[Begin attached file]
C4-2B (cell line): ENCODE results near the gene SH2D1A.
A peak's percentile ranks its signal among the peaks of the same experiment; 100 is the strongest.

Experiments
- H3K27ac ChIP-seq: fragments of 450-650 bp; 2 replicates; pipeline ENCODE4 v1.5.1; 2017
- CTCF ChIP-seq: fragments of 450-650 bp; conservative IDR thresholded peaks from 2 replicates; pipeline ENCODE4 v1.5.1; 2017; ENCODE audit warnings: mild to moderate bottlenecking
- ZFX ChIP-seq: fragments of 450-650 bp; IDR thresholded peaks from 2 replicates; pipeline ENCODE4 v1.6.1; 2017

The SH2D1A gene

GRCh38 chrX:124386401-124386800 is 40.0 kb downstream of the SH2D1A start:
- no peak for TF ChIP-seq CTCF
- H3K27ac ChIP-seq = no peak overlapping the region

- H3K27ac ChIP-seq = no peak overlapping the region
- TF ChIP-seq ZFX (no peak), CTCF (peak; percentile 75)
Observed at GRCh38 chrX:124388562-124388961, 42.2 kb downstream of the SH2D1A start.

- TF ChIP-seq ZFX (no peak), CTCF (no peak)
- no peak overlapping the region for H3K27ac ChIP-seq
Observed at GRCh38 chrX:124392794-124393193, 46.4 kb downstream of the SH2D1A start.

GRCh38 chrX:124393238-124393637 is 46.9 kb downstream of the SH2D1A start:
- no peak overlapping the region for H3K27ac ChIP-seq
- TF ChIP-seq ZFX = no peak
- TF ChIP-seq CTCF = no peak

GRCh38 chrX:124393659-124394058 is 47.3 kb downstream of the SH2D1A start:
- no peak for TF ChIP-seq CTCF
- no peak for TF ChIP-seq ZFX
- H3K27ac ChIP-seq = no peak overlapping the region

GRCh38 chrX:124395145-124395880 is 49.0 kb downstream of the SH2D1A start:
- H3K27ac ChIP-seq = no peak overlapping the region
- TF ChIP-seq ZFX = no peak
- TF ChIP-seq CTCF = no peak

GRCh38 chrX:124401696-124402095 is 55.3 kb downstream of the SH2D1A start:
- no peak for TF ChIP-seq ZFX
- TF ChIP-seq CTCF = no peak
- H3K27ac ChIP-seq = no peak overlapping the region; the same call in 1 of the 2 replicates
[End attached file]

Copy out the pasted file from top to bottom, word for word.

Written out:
C4-2B (cell line): ENCODE results near the gene SH2D1A.
A peak's percentile ranks its signal among the peaks of the same experiment; 100 is the strongest.

Experiments
- H3K27ac ChIP-seq: fragments of 450-650 bp; 2 replicates; pipeline ENCODE4 v1.5.1; 2017
- CTCF ChIP-seq: fragments of 450-650 bp; conservative IDR thresholded peaks from 2 replicates; pipeline ENCODE4 v1.5.1; 2017; ENCODE audit warnings: mild to moderate bottlenecking
- ZFX ChIP-seq: fragments of 450-650 bp; IDR thresholded peaks from 2 replicates; pipeline ENCODE4 v1.6.1; 2017

The SH2D1A gene

GRCh38 chrX:124386401-124386800 is 40.0 kb downstream of the SH2D1A start:
- no peak for TF ChIP-seq CTCF
- H3K27ac ChIP-seq = no peak overlapping the region

- H3K27ac ChIP-seq = no peak overlapping the region
- TF ChIP-seq ZFX (no peak), CTCF (peak; percentile 75)
Observed at GRCh38 chrX:124388562-124388961, 42.2 kb downstream of the SH2D1A start.

- TF ChIP-seq ZFX (no peak), CTCF (no peak)
- no peak overlapping the region for H3K27ac ChIP-seq
Observed at GRCh38 chrX:124392794-124393193, 46.4 kb downstream of the SH2D1A start.

GRCh38 chrX:124393238-124393637 is 46.9 kb downstream of the SH2D1A start:
- no peak overlapping the region for H3K27ac ChIP-seq
- TF ChIP-seq ZFX = no peak
- TF ChIP-seq CTCF = no peak

GRCh38 chrX:124393659-124394058 is 47.3 kb downstream of the SH2D1A start:
- no peak for TF ChIP-seq CTCF
- no peak for TF ChIP-seq ZFX
- H3K27ac ChIP-seq = no peak overlapping the region

GRCh38 chrX:124395145-124395880 is 49.0 kb downstream of the SH2D1A start:
- H3K27ac ChIP-seq = no peak overlapping the region
- TF ChIP-seq ZFX = no peak
- TF ChIP-seq CTCF = no peak

GRCh38 chrX:124401696-124402095 is 55.3 kb downstream of the SH2D1A start:
- no peak for TF ChIP-seq ZFX
- TF ChIP-seq CTCF = no peak
- H3K27ac ChIP-seq = no peak overlapping the region; the same call in 1 of the 2 replicates